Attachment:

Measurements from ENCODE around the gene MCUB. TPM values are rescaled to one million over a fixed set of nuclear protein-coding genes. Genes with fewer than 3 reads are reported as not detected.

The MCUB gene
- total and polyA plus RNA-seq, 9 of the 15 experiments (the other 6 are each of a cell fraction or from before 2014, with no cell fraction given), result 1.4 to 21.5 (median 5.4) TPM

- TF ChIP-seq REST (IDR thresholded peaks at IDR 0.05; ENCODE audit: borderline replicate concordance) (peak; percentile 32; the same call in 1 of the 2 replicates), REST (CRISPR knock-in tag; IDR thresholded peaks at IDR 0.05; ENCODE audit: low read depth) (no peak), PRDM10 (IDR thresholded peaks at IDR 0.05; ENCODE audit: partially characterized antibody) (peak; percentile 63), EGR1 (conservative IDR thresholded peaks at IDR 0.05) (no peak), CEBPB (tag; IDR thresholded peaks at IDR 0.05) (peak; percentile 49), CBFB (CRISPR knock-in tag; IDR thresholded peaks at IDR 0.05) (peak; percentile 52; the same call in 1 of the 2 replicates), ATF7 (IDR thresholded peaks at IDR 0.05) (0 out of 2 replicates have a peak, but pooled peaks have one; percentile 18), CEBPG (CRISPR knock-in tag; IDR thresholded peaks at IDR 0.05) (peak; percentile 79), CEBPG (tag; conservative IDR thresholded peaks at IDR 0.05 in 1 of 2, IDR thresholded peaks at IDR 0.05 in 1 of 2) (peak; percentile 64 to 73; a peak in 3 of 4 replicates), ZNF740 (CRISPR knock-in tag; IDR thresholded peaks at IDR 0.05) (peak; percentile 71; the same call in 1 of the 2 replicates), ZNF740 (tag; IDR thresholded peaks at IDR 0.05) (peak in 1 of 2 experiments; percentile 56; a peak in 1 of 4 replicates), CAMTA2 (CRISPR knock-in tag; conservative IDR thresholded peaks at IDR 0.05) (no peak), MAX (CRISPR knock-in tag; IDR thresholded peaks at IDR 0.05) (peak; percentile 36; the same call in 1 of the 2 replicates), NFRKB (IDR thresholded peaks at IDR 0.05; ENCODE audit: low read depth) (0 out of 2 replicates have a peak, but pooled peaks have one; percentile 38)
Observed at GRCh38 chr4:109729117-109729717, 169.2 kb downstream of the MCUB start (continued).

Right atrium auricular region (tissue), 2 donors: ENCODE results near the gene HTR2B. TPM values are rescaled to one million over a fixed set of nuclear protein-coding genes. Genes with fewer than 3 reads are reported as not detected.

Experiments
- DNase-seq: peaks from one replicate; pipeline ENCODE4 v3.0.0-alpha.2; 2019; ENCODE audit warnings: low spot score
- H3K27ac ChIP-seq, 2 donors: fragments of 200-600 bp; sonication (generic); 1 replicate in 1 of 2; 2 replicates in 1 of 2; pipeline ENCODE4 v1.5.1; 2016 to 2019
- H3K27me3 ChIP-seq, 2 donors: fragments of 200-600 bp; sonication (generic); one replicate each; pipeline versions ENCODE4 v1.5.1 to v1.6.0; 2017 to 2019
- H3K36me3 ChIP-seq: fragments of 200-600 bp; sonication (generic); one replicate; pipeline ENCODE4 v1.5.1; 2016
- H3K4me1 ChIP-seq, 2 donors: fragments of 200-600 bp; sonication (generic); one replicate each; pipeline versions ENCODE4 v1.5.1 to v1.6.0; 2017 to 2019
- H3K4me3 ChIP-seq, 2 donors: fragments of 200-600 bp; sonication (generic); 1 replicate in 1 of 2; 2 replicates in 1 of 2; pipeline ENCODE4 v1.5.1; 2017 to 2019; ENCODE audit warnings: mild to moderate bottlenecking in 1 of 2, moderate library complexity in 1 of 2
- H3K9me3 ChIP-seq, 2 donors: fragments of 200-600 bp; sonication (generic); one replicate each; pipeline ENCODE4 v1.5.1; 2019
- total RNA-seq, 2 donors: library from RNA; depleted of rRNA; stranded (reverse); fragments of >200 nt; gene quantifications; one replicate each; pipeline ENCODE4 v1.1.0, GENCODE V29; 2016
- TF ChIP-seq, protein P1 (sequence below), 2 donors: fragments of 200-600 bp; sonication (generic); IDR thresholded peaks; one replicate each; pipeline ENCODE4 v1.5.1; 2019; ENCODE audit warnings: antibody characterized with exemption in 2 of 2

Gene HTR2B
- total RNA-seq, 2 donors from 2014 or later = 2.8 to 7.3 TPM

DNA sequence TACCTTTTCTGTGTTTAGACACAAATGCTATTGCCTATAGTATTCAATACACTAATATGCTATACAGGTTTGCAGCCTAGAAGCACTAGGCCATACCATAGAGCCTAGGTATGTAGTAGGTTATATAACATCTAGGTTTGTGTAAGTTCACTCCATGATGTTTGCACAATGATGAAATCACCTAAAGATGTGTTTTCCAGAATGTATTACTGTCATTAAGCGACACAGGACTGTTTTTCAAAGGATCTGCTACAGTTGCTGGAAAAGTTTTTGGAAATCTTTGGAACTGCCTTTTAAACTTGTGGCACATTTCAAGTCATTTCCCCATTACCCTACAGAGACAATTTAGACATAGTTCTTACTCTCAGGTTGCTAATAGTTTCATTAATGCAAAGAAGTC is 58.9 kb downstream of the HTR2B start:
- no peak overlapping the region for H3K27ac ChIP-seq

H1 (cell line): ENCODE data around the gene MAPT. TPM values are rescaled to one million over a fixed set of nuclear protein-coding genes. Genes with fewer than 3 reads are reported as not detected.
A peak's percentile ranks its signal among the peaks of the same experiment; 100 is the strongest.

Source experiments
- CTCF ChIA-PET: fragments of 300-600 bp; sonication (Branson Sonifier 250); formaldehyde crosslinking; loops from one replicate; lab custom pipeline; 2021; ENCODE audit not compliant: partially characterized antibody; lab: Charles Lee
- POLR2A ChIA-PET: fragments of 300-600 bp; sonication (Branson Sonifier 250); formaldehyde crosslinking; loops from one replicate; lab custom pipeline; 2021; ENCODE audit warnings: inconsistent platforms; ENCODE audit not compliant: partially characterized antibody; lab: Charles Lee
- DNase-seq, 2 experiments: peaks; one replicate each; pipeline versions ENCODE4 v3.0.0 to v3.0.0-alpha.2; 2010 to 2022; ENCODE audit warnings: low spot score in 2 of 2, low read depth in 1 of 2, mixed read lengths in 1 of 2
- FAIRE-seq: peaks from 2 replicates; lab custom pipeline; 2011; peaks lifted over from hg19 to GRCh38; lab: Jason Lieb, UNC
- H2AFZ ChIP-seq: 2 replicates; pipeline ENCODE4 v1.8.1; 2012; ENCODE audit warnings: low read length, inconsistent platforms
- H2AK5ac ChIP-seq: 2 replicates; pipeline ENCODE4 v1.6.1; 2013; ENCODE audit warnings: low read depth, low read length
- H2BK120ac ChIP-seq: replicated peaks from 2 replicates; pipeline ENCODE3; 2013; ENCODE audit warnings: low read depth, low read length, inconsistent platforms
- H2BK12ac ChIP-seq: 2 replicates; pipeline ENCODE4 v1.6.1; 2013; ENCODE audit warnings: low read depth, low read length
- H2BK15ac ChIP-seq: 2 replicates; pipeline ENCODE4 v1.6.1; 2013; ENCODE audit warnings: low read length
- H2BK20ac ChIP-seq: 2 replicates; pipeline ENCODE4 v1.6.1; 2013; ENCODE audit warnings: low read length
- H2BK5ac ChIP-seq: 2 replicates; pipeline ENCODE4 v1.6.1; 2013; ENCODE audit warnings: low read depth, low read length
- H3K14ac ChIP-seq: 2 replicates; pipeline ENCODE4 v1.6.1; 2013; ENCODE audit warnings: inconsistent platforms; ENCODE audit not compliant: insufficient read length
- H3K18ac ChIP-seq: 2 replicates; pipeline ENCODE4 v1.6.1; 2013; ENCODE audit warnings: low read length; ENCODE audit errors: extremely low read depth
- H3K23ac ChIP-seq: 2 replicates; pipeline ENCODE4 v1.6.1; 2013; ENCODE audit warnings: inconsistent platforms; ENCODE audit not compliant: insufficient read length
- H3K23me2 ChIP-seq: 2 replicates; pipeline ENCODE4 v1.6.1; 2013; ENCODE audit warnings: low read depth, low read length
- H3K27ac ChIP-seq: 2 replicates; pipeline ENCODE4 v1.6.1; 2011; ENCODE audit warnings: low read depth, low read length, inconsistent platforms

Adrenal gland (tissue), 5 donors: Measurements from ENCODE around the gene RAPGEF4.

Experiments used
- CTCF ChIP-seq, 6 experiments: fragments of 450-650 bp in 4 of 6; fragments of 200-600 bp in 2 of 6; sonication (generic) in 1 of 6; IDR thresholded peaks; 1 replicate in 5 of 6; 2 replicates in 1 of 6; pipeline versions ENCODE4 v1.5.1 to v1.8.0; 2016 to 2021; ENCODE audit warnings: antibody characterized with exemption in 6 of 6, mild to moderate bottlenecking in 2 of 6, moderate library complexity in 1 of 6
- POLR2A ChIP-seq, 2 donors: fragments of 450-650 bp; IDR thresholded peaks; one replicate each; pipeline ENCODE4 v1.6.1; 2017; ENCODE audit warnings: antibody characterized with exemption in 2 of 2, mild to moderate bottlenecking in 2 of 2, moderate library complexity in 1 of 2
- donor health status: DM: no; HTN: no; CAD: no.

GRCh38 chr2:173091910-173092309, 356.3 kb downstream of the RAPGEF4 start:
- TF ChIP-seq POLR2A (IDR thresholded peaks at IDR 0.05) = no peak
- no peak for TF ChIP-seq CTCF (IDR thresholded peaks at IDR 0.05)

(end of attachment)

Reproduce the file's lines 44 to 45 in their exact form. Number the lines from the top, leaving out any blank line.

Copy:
- donor health status: DM: no; HTN: no; CAD: no.

GRCh38 chr2:173091910-173092309, 356.3 kb downstream of the RAPGEF4 start: